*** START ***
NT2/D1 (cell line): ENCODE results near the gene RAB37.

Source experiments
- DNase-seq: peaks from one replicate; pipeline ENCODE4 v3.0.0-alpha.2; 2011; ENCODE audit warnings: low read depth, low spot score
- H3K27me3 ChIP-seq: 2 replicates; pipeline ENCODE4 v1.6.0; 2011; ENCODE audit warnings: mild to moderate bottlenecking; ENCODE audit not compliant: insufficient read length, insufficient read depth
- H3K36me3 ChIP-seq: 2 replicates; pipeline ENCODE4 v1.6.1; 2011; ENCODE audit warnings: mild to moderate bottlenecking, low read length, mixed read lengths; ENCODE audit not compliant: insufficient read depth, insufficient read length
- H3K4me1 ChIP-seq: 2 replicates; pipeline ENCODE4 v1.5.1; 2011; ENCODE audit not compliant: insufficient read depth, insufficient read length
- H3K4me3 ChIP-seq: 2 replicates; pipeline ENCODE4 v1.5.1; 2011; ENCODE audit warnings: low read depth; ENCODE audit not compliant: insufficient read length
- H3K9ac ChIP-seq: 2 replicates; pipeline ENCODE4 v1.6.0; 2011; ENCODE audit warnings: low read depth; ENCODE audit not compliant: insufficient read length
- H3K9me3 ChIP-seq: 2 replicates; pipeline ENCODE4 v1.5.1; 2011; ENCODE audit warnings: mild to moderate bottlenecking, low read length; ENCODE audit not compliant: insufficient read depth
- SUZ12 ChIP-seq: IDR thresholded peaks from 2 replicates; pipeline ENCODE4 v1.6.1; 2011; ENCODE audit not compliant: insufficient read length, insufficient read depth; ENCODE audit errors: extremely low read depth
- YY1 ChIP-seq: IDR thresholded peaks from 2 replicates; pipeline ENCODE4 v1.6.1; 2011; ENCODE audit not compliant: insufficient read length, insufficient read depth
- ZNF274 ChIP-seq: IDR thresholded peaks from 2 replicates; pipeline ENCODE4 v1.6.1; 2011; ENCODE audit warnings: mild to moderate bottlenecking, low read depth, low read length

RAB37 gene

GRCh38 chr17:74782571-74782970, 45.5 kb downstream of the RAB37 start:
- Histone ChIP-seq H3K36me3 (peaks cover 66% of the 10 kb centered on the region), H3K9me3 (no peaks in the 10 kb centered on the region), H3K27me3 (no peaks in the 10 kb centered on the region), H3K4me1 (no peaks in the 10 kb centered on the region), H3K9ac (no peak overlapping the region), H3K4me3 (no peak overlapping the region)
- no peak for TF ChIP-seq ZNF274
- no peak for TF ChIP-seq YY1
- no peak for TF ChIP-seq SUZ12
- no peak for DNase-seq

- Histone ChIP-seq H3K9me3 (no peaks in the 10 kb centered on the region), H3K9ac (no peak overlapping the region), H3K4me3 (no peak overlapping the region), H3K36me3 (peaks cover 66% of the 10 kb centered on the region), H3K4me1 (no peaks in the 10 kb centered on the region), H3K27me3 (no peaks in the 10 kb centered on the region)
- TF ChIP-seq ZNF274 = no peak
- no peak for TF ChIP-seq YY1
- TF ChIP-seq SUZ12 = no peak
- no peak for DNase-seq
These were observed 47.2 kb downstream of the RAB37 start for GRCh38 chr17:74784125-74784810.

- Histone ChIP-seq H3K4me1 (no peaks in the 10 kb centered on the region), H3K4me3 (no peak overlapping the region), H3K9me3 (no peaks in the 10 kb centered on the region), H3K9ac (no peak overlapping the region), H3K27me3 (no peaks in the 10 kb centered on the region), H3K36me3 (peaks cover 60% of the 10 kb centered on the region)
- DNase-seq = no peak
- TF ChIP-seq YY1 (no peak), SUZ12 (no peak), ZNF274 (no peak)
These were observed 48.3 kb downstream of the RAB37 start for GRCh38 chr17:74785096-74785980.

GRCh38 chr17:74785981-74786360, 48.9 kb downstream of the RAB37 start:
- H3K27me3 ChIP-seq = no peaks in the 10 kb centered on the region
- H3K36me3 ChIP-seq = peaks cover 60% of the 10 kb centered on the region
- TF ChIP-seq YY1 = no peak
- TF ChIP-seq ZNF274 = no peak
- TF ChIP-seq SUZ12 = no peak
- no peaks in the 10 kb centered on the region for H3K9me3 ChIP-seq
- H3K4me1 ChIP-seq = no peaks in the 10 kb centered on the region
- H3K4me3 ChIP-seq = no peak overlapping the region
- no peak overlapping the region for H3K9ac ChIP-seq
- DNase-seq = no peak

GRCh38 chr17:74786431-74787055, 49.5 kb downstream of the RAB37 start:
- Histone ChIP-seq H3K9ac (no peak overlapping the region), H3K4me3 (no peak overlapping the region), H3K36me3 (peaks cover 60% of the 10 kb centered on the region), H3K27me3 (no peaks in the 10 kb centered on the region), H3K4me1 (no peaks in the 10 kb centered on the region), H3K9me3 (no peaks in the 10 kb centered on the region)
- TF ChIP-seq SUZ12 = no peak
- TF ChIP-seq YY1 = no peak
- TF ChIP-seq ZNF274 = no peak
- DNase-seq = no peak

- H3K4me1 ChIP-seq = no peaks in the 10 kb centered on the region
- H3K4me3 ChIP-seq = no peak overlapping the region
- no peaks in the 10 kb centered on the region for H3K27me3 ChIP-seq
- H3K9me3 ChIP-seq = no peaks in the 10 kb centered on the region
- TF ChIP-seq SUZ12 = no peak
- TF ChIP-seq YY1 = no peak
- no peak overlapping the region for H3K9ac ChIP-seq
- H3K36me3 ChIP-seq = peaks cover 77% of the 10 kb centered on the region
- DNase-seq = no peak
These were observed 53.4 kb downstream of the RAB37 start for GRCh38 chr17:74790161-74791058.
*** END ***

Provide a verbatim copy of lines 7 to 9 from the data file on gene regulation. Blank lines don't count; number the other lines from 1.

- H3K4me3 ChIP-seq: 2 replicates; pipeline ENCODE4 v1.5.1; 2011; ENCODE audit warnings: low read depth; ENCODE audit not compliant: insufficient read length
- H3K9ac ChIP-seq: 2 replicates; pipeline ENCODE4 v1.6.0; 2011; ENCODE audit warnings: low read depth; ENCODE audit not compliant: insufficient read length
- H3K9me3 ChIP-seq: 2 replicates; pipeline ENCODE4 v1.5.1; 2011; ENCODE audit warnings: mild to moderate bottlenecking, low read length; ENCODE audit not compliant: insufficient read depth